3 easy cuts Cowboys can make to save $18 million in cap space

Cowboys, Neville Gallimore. Mandatory Credit: Kevin Jairaj-USA TODAY Sports
Cowboys, Neville Gallimore. Mandatory Credit: Kevin Jairaj-USA TODAY Sports /
1 of 3

The Dallas Cowboys are currently $16 million over the cap after they franchise tagged Tony Pollard before Tuesday’s 4 p.m. EST deadline.

Pollard will make $10.09 million guaranteed next season, and that number goes right against the salary cap. While not ideal, $16 million isn’t a daunting number by any stretch. A couple contract restructures and roster cuts would not only put Dallas under the cap, but allow them to throw money around in free agency.

Time is not on the Cowboys’ side, however. The legal tampering period, when teams can negotiate with free agents begins March 13, and the new league year, when deals can be made official, gets underway just two days later.

This is all taking place next week, so let’s highlight some easy cuts the front office can make to create nearly $20 million in cap room.

3 easy cuts Cowboys can make to save $18 million

(Photo by Cooper Neill/Getty Images)
(Photo by Cooper Neill/Getty Images) /

3. Ezekiel Elliott ($10.9 million)

The Cowboys really need to make a decision with Elliott, because it’s downright painful to keep writing of him in such a negative light. Either rip the band-aid off and cut him, or inform the masses he’s coming back for a last dance.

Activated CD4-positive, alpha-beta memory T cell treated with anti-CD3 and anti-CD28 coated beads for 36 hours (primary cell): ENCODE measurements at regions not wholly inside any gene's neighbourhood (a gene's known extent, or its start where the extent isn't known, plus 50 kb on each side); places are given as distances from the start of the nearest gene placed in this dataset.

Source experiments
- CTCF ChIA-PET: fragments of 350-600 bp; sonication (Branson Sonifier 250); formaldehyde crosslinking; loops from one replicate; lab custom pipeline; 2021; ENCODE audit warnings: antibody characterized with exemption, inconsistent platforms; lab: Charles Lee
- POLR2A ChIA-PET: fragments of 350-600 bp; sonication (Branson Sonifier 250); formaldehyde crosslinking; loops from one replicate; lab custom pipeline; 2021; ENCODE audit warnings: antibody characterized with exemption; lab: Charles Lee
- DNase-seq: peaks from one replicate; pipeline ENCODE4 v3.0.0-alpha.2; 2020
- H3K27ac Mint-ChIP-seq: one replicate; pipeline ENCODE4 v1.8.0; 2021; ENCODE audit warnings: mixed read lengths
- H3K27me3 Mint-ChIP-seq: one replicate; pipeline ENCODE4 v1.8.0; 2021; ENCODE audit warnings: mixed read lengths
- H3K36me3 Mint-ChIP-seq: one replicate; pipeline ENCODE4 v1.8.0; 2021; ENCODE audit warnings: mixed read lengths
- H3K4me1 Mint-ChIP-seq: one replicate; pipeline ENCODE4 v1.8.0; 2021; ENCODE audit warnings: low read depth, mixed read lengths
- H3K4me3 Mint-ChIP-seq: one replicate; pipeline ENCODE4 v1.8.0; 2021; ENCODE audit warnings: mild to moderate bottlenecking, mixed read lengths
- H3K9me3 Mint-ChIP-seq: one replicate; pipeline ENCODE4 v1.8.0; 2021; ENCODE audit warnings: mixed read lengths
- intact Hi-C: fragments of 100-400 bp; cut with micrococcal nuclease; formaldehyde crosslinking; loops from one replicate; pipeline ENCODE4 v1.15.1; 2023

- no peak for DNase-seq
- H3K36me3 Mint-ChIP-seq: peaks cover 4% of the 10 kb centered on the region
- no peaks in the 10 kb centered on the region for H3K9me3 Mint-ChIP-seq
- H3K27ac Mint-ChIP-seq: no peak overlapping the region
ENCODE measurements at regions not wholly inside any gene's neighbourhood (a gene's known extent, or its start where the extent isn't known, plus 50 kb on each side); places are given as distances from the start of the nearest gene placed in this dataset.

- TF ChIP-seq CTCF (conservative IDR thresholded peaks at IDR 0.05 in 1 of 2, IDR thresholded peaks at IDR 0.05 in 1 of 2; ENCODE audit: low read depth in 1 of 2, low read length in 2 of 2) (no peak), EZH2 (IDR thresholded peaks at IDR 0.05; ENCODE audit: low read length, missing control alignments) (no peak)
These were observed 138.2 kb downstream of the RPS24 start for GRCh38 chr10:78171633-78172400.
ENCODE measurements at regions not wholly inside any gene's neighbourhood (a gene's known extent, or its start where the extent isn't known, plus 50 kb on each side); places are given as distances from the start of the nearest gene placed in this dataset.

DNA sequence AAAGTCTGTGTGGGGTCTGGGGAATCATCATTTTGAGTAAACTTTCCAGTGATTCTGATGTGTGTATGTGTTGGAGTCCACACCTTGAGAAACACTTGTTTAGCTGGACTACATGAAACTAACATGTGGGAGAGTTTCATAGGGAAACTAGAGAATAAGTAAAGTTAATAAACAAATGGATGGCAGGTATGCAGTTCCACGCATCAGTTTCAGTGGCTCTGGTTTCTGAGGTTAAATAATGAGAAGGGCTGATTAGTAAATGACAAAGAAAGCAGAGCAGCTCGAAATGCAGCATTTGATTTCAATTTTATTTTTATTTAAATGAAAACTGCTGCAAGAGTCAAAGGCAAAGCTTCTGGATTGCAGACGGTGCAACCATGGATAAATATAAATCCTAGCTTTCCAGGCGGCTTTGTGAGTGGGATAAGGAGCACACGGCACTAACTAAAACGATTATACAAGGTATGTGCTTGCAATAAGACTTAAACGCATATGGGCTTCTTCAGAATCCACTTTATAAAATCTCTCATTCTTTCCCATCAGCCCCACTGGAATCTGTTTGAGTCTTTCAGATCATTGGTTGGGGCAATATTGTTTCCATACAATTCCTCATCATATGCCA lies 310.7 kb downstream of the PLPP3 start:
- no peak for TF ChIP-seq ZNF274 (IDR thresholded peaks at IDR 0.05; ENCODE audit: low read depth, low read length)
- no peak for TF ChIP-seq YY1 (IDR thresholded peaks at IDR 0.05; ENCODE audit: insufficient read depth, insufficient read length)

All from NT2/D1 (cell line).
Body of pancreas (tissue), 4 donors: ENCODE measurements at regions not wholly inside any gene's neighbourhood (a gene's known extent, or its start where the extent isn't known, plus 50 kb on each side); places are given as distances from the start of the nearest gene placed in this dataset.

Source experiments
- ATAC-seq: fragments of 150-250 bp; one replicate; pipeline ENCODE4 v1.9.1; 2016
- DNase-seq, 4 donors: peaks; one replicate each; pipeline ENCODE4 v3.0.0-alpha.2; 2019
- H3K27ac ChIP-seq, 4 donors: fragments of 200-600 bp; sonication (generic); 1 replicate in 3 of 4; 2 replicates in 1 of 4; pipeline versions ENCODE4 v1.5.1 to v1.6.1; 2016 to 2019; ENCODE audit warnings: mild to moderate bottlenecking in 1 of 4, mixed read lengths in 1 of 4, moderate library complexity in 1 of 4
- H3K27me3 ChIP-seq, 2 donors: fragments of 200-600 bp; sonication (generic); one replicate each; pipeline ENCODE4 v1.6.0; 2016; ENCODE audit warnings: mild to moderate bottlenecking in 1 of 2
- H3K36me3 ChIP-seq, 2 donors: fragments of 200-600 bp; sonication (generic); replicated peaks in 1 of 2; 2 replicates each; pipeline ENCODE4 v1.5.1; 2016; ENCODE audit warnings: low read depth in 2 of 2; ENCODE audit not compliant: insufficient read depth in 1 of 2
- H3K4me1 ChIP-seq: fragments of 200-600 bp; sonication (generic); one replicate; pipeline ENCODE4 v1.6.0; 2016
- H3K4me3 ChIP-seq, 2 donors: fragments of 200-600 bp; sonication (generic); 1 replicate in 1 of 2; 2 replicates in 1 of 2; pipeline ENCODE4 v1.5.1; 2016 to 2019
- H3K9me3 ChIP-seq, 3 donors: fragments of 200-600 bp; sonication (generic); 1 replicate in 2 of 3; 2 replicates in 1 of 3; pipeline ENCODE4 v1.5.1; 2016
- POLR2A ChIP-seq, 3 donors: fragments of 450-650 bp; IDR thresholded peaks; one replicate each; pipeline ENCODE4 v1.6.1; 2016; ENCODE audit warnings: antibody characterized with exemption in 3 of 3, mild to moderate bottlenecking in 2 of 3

By now, you likely know we’re in favor of cutting Elliott. Dallas already tagged Tony Pollard, which means they have $10.09 million committed to one running back. Even with Elliott back on a reduced salary — say $4-6 million — you’d be talking about upwards of $15 million owed to the position next season.

That just isn’t conducive to winning in today’s NFL.

Let’s frame it like this. The Cowboys paid Elliott $12.4 million last season. The Chiefs and Eagles — the two Super Bowl finalists — paid a combined $10.3 million for seven (!) running backs. Their starters, Isiah Pacheco and Miles Sanders, earned $1.225 million and $705,000, respectively, in 2022.

Dallas can save $10.9 million with $5.8 million in dead money by releasing Elliott with a post-June 1 designation. This would be a different conversation if Elliott was still productive and explosive in non-goal line situations, but 2022 proved that’s no longer the case.

Please, Cowboys, just make a decision already.